*My physical therapist suggests I need to stretch my spine to alleviate twinges of pain.

*It seems perpetual that budgets need to be stretched.

*Stretching the truth means it no longer is the truth.  Beware of politics!

*Cheating is a form of stretching the truth.

**This summer my grandson participated in a sports camp playing a  different                   game every hour.  He was appalled at how many kids cheated in the games.  I am so pleased he has a solid grasp of what is correct and what is not.

**A relative related to me this week about employees who cheat concerning the work they have done in order to pad their pay checks.  Even the boss contributes to this dishonest practice.  It places an honest person in a difficult situation.

Oct. 17, 14-dWe often wish to stretch time, to give another hour to a project or another hour of daylight for fun in the sun.

Sometimes we desire to stretch ourselves in new directions – to try new activities or to improve upon current talents.

However, stretching values might negate the advantage of clinging to what is circumspect and deemed to be Christian behavior.  On the other hand, stretching other values could be a very Christian act to do —to be loving and inclusive.

A meal can be easily stretched.  If the main dish is not quite enough for the group of diners at the table, adding additional side dishes of fruits or vegetables or cheese can add enough to the meal for all the diners to leave the table satisfied.

Stretching in bed as a cat stretches, reaching the arms as far as they can go while pushing the toes to the opposite extremity, relaxes the body before sleep and awakens the body after sleep.

Consider the many forms of stretching you do in a day.  And which of your stretches are beneficial and which are unnecessary or harmful.

Posted in Deciphering Life | Tagged , , | Leave a comment

Beauty Is In the Eye of the Grandchild


It is fun to realize your grandchildren can teach you!  My grandson, who is now 12, spends summers with me.

A friend called to ask if she could drop by my house, so I told him we needed to clean things up a bit before she arrived. 12 year old boys do tend to mess things up just a little.  I straightened my coffee table to look like this:  my coffee-table book at an inviting angle with the main decoration on the table off to the upper side.

IMG_0638Then I noted he had rearranged my table as if I had not already fixed it.  He didn’t seem to like my arrangement and changed it to this:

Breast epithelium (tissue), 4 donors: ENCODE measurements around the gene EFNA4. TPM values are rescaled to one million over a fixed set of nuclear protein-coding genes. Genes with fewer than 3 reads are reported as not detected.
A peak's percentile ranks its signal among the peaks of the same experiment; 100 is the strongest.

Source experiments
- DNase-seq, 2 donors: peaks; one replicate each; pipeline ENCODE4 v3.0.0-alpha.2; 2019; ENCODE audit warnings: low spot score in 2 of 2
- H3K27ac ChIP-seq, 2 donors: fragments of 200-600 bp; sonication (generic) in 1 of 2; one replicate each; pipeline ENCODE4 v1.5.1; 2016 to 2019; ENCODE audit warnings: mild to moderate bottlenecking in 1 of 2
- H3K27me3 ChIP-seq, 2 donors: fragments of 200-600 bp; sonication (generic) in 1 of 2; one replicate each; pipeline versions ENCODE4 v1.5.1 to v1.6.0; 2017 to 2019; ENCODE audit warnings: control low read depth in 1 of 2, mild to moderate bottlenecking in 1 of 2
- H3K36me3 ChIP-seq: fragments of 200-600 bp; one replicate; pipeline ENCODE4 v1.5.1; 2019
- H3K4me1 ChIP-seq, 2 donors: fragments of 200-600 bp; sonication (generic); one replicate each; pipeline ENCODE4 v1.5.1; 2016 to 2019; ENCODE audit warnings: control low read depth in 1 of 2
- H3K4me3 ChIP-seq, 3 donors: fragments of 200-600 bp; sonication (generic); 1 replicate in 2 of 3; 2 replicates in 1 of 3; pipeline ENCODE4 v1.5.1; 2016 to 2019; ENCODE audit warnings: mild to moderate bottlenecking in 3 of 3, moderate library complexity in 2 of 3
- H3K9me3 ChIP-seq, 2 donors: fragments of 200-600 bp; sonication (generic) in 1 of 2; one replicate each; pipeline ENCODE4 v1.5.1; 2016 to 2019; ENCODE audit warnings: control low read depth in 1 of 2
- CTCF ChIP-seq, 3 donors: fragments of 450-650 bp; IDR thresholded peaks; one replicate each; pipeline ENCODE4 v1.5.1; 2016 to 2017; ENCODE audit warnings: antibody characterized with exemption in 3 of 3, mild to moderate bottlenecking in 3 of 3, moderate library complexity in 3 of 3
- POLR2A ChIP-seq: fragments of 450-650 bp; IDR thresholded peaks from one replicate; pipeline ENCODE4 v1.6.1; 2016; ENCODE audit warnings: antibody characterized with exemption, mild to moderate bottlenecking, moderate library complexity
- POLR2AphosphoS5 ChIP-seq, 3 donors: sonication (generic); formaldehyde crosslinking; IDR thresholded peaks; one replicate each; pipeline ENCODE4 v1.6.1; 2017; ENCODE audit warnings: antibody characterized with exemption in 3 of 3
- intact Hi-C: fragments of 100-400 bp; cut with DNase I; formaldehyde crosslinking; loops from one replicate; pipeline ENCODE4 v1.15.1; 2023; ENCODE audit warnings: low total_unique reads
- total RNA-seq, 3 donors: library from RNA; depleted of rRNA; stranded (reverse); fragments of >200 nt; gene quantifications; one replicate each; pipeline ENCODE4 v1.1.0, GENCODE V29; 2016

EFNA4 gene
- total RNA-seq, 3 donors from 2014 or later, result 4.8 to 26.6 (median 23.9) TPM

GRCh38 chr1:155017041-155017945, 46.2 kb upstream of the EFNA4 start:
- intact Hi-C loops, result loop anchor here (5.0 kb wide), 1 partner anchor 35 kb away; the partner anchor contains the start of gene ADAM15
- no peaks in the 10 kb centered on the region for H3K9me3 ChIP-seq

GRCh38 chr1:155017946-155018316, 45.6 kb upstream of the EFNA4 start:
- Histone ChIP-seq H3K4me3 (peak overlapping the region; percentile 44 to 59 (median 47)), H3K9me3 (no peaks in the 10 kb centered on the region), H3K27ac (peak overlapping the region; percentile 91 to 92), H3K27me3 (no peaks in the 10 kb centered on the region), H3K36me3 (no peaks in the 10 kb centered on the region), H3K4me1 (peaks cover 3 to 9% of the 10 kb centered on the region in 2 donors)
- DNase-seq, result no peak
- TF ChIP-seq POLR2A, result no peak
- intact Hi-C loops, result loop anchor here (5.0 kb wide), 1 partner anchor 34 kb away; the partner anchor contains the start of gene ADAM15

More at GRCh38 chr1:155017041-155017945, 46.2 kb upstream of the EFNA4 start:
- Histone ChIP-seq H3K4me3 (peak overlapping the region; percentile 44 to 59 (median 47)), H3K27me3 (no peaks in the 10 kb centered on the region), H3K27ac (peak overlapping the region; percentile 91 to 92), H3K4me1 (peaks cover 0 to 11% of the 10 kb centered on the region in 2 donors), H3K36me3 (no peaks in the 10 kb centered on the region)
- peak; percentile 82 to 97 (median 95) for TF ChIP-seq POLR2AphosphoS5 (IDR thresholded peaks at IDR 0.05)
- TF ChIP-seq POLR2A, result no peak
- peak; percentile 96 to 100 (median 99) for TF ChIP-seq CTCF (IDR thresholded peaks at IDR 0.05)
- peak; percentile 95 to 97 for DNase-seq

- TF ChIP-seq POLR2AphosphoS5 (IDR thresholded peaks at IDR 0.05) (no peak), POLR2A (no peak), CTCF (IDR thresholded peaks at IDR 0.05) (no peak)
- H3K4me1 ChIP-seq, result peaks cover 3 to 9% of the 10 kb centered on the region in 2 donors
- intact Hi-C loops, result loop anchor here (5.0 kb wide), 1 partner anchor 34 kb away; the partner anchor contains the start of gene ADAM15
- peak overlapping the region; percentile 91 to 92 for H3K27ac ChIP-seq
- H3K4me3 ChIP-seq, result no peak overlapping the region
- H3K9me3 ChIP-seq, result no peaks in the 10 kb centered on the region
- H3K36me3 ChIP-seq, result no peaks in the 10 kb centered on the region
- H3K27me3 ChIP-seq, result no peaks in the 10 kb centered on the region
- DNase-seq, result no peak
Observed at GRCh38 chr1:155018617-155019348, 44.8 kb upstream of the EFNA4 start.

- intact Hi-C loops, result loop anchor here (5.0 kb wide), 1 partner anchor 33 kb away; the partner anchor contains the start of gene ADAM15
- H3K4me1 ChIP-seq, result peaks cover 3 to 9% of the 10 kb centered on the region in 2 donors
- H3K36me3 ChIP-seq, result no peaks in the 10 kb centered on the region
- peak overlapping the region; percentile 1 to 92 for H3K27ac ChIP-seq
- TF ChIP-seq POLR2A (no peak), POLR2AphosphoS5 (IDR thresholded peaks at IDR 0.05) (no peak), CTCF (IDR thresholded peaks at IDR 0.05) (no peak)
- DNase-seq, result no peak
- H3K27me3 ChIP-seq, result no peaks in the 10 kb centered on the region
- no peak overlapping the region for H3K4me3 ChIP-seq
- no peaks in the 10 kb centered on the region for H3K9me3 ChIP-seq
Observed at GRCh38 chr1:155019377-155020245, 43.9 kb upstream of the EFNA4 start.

IMG_0639It was a bit too blocky for my taste, plus one is not invited to pick up the coffee-table book if something is on top of it.  My response to him was, “You shouldn’t put something on top of a book!”  He insisted his arrangement was much more pleasing to the eye than mine.  So I suggested we look up coffee tables on the Houzz app.  I was sure he would see that books on a coffee table are to be accessible to potential readers.

We did a search for “coffee tables.”  The first picture to come up had a plant on a stack of books!  Really?!  A plant which could leak water onto the book it is on?!  Coming from a librarian, that is NO WAY to treat a book!!!

Moving on. . .  there were three small stacks of books neatly squared in line with the edges of the coffee table.  The next few photos showed a decoration on the table with a book or small stack of books jauntily placed.  My style!  Thus inviting a guest to pick up the book and not feel inhibited by something sitting on top of the books.

In the end, there were as many photos with an object (often a plant or a vase of flowers with water — HORRORS!) on top of a book or books.  I had not won my argument, and the stemmed dish of glass balls remained on top of the one coffee-table book.

However, in the end, he did demonstrate how to have a “jauntily” placed book beside the table decoration:  You have a few books angled just so, to create a pleasure to the discerning eye.

IMG_0637Actually, I should have had him take these photos.  I am sure his photography would have superseded mine!

Posted in Deciphering Life, Family, Uncategorized | Tagged , , , , , , | 2 Comments